Take a deep, slow breath.
Exhale. Look down at your chest. You’re bleeding; there’s no time to find out why. Ahead of you, bound by the enemy, someone you love is about to die. You step forward to save them. The music plays your theme while the action commences.
Writing with emotion is tough.
You dig deep to discover what your heart feels, capture that, and then offer it to the world with carefully chosen words. That’s not easy to do and it’s often a painful process; however, reaching the best that’s in you, and revealing it through the emotional journeys of your characters is necessary for great writing
Music is my method for revealing emotions.
Nearly every strong memory I have is connected with a song. There were times when I heard a particular song while the event happened; other times, a song on the radio registered a memory inside of me, and an emotion attached to that memory. Whichever the case, when I hear the song again, the memory and emotion returns.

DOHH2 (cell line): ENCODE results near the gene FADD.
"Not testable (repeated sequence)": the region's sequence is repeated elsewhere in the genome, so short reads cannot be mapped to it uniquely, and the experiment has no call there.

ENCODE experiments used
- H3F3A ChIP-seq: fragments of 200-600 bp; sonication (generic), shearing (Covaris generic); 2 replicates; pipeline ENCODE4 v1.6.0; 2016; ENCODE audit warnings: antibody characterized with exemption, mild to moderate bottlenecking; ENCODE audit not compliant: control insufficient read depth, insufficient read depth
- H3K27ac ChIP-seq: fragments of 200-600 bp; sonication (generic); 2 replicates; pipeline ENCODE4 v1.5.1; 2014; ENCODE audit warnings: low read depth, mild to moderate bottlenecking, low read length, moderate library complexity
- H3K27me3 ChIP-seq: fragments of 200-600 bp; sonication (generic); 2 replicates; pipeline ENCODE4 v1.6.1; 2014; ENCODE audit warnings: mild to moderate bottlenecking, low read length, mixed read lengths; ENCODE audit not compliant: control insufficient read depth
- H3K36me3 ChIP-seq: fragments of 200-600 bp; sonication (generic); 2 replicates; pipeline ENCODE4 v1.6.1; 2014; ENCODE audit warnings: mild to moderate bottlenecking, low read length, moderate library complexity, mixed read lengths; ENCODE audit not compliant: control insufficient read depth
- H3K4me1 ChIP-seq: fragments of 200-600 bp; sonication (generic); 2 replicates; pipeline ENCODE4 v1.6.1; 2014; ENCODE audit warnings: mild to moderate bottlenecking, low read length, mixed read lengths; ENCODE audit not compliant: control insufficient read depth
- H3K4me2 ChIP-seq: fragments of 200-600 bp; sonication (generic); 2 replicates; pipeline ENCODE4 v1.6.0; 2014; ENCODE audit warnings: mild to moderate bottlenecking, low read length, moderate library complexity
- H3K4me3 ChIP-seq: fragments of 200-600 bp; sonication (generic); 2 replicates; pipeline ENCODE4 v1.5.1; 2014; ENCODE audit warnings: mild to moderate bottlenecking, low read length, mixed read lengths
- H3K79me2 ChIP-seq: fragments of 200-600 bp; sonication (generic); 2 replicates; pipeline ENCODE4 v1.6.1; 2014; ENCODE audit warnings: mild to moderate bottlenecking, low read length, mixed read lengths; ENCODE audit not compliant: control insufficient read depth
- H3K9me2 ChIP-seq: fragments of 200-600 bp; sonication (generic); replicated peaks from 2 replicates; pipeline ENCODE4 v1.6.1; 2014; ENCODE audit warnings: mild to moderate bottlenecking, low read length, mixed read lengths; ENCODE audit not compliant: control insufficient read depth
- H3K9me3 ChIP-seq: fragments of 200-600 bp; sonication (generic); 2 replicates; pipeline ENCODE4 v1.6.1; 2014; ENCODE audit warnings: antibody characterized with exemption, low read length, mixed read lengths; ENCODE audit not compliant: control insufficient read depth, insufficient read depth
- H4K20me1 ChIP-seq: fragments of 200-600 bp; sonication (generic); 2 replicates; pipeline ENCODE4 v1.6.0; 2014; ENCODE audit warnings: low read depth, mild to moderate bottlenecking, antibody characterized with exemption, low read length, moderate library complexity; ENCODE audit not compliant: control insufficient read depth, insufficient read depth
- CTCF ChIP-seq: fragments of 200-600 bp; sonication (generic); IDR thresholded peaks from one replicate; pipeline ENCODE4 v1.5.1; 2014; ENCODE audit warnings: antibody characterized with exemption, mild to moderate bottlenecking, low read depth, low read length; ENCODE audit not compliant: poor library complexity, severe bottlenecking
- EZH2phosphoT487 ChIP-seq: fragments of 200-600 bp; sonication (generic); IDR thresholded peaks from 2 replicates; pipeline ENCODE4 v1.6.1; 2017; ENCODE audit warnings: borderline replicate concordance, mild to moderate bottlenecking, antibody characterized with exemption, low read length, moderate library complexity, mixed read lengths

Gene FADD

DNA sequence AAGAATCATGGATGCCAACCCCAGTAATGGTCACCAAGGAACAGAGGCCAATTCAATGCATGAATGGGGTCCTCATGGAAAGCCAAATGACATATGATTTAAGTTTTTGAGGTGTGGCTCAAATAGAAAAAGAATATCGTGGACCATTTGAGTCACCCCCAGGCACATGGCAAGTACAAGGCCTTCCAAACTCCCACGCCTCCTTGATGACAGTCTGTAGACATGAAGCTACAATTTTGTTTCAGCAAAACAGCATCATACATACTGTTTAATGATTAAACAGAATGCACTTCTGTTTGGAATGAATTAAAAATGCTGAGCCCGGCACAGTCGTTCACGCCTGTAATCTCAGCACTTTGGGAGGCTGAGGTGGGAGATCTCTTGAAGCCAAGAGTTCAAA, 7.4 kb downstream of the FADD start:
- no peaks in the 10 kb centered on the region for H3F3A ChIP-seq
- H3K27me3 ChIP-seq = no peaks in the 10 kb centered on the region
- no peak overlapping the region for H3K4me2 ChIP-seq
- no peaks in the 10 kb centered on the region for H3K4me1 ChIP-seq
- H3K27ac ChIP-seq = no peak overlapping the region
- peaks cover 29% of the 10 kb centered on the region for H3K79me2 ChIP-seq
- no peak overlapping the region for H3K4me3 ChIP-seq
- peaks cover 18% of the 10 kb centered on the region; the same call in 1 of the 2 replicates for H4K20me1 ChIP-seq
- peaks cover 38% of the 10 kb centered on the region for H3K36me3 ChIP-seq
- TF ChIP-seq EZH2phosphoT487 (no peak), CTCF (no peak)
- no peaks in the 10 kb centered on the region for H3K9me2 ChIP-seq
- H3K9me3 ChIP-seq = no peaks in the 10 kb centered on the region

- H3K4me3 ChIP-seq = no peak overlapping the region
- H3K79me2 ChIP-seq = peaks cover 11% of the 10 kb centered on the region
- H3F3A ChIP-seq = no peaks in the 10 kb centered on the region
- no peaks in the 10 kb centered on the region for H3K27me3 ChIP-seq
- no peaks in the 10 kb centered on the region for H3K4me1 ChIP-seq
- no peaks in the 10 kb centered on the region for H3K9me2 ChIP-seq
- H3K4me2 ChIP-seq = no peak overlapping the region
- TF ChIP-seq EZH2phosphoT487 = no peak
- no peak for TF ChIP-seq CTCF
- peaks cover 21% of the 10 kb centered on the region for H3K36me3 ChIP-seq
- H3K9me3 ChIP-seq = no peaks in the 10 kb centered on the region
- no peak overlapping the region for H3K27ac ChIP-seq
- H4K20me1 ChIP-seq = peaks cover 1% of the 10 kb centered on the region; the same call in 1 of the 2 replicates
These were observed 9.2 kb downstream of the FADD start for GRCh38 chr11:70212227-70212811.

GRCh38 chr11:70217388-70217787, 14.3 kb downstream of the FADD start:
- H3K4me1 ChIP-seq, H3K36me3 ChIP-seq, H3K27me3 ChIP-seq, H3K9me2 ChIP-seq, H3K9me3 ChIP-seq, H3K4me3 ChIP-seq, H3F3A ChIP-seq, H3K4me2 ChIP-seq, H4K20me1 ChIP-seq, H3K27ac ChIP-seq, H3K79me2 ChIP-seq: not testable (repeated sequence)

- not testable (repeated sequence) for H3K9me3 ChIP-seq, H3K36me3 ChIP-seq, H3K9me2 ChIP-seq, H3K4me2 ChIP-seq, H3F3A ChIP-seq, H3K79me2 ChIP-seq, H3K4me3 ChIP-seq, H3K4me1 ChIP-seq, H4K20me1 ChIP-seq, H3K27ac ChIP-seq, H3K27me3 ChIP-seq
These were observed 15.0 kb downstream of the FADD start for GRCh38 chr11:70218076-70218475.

Many authors create a play list for their characters prior to writing their first words.
Some look for songs that their main character might listen to, while others look for themes in the music they choose—songs with words to match the story they’re about create. I look for emotional ties. When I’m writing an important scene with intense emotion or action, the most effective prompt I go to is music. I select the music to match my need and listen to it while plotting a scene. Fortunately, I have a long commute to work every day. That time becomes valuable while I concentrate on the emotion for the coming night’s writing and collect the mental motivation to transfer to my characters. I try to pick songs to draw the strongest emotion that I want to share.
Whatever the use and whenever the need, writing needs music. I think it’s a universal stimulus that evokes the deepest parts of us all.
Back to the description listed at the beginning of this post. Imagine Promontory from the Last of the Mohicans soundtrack. If you’ve seen the movie, then you know the song (perhaps even the scene), even if you can’t name it. It’s an all-time classic motivator for me. Thinking of that song pulled images and emotions from the movie, which I listed briefly above. When I need a reminder of what’s at stake and the courage to face it, that song does it every time.
Does music help you write, create, imagine?